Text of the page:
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J Gen Intern Med. 2007 Mar;22(3):378-81.

Patient access to U.S. physicians who conduct internet or e-mail consults.

Author information

  • 1Department of Health Policy, Jefferson Medical College, Philadelphia, PA 19107, USA. Chris.sciamanna@jefferson.edu



E-mail communication has the potential to improve communication between patients and doctors.


The objective of the study is to describe the access of patients to physicians who conduct e-mail consults.


We analyzed data from the National Ambulatory Medical Care Survey (NAMCS), a nationally representative cross-sectional survey of office-based physician visits, in 2001, 2002, and 2003. The main outcome measure was the percentage of visits to a provider who reported doing internet or e-mail consults.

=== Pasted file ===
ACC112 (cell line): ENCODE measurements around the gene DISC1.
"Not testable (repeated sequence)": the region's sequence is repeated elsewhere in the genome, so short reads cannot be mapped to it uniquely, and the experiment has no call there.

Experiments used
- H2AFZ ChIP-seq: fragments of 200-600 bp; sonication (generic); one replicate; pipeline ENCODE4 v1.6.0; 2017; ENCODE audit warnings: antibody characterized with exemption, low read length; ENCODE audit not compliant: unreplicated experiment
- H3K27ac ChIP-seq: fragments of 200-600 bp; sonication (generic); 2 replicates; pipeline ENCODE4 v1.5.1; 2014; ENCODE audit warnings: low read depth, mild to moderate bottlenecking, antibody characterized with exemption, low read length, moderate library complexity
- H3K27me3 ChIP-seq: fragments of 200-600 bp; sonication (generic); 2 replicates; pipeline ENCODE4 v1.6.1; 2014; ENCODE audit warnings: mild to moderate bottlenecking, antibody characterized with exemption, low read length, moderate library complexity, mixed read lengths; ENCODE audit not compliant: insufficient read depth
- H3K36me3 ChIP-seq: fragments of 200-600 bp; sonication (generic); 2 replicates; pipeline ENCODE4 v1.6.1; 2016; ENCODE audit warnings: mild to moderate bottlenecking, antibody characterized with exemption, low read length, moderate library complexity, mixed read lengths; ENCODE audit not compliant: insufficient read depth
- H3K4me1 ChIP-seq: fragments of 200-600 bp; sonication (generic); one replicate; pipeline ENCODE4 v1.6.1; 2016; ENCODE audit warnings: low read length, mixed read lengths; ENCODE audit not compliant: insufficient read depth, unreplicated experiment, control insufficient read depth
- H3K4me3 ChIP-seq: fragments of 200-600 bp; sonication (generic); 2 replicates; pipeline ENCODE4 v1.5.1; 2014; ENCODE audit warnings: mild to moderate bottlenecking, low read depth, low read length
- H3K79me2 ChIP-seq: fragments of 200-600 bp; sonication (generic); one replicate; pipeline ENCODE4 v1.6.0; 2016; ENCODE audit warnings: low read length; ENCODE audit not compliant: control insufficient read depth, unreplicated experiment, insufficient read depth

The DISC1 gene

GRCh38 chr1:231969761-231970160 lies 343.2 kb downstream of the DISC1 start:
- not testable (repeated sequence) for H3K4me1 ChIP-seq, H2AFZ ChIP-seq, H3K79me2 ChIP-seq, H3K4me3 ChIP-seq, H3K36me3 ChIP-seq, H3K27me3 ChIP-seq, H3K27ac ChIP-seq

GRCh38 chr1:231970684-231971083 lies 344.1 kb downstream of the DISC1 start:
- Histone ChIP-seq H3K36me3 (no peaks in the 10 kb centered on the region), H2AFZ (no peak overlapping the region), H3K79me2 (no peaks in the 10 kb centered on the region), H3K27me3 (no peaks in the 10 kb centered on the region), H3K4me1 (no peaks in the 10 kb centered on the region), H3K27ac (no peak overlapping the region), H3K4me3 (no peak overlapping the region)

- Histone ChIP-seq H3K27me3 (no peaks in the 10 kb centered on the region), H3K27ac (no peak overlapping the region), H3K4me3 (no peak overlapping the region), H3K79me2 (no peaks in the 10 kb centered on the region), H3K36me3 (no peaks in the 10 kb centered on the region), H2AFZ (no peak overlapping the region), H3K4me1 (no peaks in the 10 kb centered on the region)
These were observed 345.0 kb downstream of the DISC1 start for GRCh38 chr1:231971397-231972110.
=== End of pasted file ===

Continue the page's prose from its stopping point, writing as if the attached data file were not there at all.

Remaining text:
There was fewer than 1 in 10 outpatient visits in 2001 (9.2%) to physicians who reported doing internet or e-mail consults, and this did not increase in 2002 (5.8%) or 2003 (5.5%). Access to these physicians was greater among patients who were male, nonminority, lived in the Western United States, seen for pre-/postoperative care, seen by a primary care provider, and not seen by a nurse during their visit. Access to physicians who conducted internet or e-mail consults was independent of other patient (e.g., chronic conditions), provider (e.g., office setting), and visit (e.g., medications prescribed) characteristics.


Access to physicians who do internet or e-mail consults is generally low and did not increase between 2001 and 2003, despite growth in internet access and in other internet-related activities.

[PubMed - indexed for MEDLINE]
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